At this moment in time, Putin may believe that the plan is working, that this invasion of Ukraine demonstrates how powerful Russia is and how unafraid it is in using it’s military strength without being challenged. However, this does cut against the efforts he just made at enormous expense to portray himself and Russia through the Olympics as respectable. The recent cancellation of the rest of the G-8 members to attend the summit he was hosting this Summer is also a blow to Putin’s grand scheme of global respect. That may all seem like a bump in the road to Putin, things that can be managed in the future, as he basks in his new militaristic role but on the world stage, he is bombing big time.

It seems clear, Putin wants Crimea and he’s going to keep it no matter the international pressure or cost. He would like to annex the south and east of Ukraine and with the support of the local pro-Russian population there as well as his Russian army disguised as protestors and Ukranian militias, he may accomplish that as well. There will be a cost though and despite what may appear to be a path to Putin towards a USSR-type global power/threat, this may instead lead to limiting the rise of Russia.

Putin has had so much room to maneuver over many years because of the facade of democracy and political evolution in Russia. He has gotten away with supporting murderous regimes without global condemnation and sanctions because diplomacy pressured other nations to accept the charade.

But now, that facade has been shattered and the world is no longer handicapped by having to accept Russia’s self-representation of itself, Russia now is defining what kind of nation it is and what kind of leader it has. The scheme of wrapping himself in the Olympic flag to hide his dictator’s uniform has blown up. Through his invasion of Ukraine, Putin has slapped the world in the face like the scene from the old movie Moonstruck and yelled, “Snap out of it!”

No, Russia is not a respectable citizen of the world community. As a nation (not as a people since many Russians are trapped in this chokehold) Russia remains an enemy of democracy (even in their own country!) and a tyranny in now-shorn sheep’s clothing.

Putin has made a huge miscalculation. The last thing you want to do if you are a bad guy and want to keep operating as such without paying a price, is to announce you’re a bad guy. And with this invasion and the threat he represents right now to world peace and the sovereign nation of Ukraine, Putin is making a declaration to any nation that wants peace in the world that he is their enemy too.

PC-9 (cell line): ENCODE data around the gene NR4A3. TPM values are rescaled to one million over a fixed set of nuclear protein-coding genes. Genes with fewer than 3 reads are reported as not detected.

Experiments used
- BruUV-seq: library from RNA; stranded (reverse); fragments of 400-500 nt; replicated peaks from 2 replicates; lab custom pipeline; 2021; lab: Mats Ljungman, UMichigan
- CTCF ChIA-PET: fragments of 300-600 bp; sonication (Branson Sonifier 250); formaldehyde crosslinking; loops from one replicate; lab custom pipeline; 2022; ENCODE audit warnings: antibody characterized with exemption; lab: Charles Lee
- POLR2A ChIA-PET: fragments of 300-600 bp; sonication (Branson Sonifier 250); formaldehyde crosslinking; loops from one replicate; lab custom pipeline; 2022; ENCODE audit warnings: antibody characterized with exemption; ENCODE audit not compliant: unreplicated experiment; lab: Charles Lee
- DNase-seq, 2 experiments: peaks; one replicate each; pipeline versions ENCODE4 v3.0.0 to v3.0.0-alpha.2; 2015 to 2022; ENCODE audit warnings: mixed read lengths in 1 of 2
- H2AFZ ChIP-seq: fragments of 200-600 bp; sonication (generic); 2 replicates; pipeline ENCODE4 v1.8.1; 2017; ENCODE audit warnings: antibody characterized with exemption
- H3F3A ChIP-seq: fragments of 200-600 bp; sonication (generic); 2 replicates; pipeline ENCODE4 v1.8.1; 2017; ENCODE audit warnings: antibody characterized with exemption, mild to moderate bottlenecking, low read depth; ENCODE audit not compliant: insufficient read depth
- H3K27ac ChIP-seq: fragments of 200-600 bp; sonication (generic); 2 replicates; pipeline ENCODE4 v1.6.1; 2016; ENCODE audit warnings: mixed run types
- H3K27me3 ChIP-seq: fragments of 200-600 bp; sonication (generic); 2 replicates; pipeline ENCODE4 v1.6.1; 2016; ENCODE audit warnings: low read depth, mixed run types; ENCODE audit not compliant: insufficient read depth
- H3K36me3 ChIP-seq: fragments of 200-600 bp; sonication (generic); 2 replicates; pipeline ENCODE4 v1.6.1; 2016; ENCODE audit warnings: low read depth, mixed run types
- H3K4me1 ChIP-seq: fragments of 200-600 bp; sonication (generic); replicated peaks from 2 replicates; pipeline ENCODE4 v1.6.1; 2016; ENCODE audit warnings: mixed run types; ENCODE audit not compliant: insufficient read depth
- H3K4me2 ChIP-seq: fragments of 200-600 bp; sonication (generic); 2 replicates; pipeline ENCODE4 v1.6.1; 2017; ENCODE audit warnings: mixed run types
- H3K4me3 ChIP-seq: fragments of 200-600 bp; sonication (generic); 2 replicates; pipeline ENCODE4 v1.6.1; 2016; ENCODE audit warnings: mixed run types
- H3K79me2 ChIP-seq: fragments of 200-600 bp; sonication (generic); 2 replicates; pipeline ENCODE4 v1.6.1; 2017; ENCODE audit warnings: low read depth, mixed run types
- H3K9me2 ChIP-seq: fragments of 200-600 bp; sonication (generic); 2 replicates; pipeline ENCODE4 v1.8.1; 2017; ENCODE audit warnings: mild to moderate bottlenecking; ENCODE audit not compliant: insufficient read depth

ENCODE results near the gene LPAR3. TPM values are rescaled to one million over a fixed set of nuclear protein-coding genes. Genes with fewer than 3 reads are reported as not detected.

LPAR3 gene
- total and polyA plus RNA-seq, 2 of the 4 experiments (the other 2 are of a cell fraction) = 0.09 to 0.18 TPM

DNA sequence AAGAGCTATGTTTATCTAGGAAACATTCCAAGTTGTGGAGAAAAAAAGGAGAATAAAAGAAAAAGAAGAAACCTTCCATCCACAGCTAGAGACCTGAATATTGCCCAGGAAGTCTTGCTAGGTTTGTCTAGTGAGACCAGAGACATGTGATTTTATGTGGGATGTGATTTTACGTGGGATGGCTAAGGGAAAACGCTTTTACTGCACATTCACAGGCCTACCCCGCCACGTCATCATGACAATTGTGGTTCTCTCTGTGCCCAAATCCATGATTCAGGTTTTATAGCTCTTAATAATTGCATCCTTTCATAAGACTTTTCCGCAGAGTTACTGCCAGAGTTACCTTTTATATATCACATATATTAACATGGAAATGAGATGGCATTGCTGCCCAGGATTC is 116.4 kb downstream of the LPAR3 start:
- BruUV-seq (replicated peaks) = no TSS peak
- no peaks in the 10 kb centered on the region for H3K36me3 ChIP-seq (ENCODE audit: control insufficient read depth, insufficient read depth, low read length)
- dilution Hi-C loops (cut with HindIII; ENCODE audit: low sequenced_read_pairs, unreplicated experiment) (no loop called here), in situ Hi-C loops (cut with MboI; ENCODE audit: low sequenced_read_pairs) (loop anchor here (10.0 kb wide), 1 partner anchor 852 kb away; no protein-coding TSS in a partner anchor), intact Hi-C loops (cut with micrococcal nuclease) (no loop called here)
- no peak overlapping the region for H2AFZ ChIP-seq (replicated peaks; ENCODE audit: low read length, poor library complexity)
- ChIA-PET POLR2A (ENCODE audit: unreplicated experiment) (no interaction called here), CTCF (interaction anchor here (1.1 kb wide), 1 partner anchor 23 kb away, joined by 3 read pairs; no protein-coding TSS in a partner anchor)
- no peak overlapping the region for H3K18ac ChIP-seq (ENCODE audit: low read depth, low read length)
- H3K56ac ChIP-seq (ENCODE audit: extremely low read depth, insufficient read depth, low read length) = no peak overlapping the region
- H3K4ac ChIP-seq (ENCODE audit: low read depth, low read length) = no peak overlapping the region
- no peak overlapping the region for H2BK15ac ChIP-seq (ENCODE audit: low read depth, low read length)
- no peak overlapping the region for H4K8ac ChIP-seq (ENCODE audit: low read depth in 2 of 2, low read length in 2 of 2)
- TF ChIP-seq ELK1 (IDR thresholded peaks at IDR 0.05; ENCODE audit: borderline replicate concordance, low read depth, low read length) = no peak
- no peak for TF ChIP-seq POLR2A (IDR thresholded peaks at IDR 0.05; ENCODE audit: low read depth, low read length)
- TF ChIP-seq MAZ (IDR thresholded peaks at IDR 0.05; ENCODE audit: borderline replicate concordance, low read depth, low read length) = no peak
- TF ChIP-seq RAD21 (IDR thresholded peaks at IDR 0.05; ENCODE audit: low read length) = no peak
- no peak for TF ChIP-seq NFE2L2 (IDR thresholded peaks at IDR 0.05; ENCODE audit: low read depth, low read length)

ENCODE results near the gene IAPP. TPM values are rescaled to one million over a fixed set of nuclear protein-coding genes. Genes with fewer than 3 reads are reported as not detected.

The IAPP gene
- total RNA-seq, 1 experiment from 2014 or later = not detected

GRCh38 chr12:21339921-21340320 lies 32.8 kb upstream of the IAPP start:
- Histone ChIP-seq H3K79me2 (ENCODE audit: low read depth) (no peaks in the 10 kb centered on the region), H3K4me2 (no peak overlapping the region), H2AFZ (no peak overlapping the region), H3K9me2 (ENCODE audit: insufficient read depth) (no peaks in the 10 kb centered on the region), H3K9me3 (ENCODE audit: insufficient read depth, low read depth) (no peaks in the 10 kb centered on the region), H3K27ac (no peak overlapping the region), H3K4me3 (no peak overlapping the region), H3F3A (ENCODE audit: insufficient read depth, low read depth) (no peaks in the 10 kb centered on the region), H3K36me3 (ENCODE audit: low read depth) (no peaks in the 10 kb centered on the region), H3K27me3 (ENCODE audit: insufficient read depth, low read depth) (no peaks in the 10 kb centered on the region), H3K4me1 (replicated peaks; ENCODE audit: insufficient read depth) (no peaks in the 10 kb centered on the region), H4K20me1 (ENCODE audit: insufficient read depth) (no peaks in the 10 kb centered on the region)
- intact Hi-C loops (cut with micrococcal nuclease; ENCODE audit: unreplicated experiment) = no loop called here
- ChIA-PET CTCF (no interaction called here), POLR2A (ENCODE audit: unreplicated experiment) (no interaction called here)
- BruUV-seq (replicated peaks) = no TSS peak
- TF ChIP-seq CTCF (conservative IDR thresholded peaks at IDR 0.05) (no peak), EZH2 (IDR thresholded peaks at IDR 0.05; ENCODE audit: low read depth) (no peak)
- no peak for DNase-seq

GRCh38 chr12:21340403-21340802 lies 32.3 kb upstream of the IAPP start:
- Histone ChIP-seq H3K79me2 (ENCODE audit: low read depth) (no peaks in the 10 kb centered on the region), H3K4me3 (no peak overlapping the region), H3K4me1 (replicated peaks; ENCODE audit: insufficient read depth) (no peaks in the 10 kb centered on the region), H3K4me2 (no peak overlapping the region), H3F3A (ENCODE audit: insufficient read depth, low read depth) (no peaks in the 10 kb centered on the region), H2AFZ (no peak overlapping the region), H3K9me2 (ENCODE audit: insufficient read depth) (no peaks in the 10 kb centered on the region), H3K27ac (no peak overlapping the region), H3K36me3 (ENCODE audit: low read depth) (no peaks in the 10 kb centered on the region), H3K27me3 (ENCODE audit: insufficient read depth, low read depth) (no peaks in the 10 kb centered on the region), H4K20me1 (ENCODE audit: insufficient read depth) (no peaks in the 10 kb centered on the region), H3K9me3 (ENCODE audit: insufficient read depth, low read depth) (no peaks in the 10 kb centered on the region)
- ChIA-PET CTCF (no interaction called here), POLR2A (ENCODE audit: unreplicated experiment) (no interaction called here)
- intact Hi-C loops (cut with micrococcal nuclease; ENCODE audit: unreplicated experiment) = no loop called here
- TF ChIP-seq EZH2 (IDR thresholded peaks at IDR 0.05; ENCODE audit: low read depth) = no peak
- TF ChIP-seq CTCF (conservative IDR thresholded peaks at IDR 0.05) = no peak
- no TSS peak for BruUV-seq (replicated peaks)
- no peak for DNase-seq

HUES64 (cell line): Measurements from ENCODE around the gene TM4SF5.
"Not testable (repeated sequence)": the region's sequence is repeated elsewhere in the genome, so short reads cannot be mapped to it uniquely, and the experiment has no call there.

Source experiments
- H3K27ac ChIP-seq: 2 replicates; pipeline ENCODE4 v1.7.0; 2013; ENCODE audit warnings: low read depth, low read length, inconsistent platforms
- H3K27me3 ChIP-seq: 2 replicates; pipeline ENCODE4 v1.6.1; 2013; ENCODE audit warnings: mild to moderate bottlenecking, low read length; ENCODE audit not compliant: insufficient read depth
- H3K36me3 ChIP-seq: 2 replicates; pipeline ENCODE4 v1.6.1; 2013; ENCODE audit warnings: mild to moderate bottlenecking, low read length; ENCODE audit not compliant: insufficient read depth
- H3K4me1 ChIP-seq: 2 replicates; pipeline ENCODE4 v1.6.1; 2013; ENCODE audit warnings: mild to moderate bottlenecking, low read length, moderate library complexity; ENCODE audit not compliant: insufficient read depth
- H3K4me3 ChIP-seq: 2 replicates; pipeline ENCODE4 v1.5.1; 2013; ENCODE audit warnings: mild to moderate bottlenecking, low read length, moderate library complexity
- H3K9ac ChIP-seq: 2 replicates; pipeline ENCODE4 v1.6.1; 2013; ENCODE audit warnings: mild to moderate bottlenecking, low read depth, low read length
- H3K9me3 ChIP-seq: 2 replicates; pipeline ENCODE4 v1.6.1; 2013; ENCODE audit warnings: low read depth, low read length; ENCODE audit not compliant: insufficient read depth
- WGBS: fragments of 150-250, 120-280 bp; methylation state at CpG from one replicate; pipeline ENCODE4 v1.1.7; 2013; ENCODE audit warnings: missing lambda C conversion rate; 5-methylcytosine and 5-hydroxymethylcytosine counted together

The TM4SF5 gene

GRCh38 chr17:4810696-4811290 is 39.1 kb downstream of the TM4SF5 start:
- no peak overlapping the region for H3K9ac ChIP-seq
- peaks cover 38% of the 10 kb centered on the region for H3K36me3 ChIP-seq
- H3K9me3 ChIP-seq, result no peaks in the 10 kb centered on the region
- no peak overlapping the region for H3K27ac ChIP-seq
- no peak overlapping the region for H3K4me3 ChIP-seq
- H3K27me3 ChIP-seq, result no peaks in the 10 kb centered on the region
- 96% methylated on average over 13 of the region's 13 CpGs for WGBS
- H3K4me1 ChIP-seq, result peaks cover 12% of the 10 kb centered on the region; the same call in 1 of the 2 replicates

There are those who might defend Putin by explaining that Crimea and that region of Ukraine has essentially been Russian all along and that he’s welcome by them to “protect” them.

But from what? The new leaders in Kiev weren’t taking any actions against these people, they weren’t being rounded up or attacked, there was no actual impact on Ukrainians living in those areas after President Viktor Yanukovych was ousted. So there is NO justification for Russia to have invaded Ukraine, no threat at all that needed to be defended against.

The U.S. hasn’t done itself any favors in holding higher moral ground by launching a series of wars and conflicts in sovereign nations. Afghanistan can be rationalized for at least the initial military campaign as a response to an attack on our country by terrorists who were supported and harbored there (though that is not justification to still be fighting there after 13 years). The action by the U.S. in Libya was part of an international force and was taken as an emergency action to stop the mass murdering of human beings that was underway.

The biggest problem the U.S. has now in trying to condemn Russia for its invasion of Ukraine can be spelled out with four letters…Iraq.

Granted, this was a war that was created and dishonestly foisted upon Americans as well as Iraq and the rest of the world by a handful of Republican neocons who should be held for war crimes. The facts are though that the U.S., under then-President George Bush, trumped up a phony reason for invading a sovereign nation simply because the Bush Administration wanted “regime change”. In other words, Bush stated clearly that HE was going to rid Iraq of their leadership and replace it with leadership that HE wanted and found more “compatible” with his views.

Sad to say this but if Putin was to launch a full scale invasion of Ukraine under the contention that Ukraine is a threat to Russia and replace their government with leadership he wanted in place, is that so hugely different from the U.S. under Bush and the U.S. invasion of Iraq?

How can the U.S. have much credibility condemning Russia for invading foreign nations out of “self-defense” in an operation to put leaders in sympathetic to them and have greater control of that region?

If the U.S. stays out of such illegal wars in the future then as time passes, it can regain its moral high ground. President Obama has his opposition to the Iraq War to thank for contributing to his first election to become President so he is less impacted by the Iraq War but the U.S. is still ethically hobbled on the world scene by that.

At the same time, just because our last President did a horribly wrong thing, it doesn’t mean we have to remain silent when others do similar horrible things.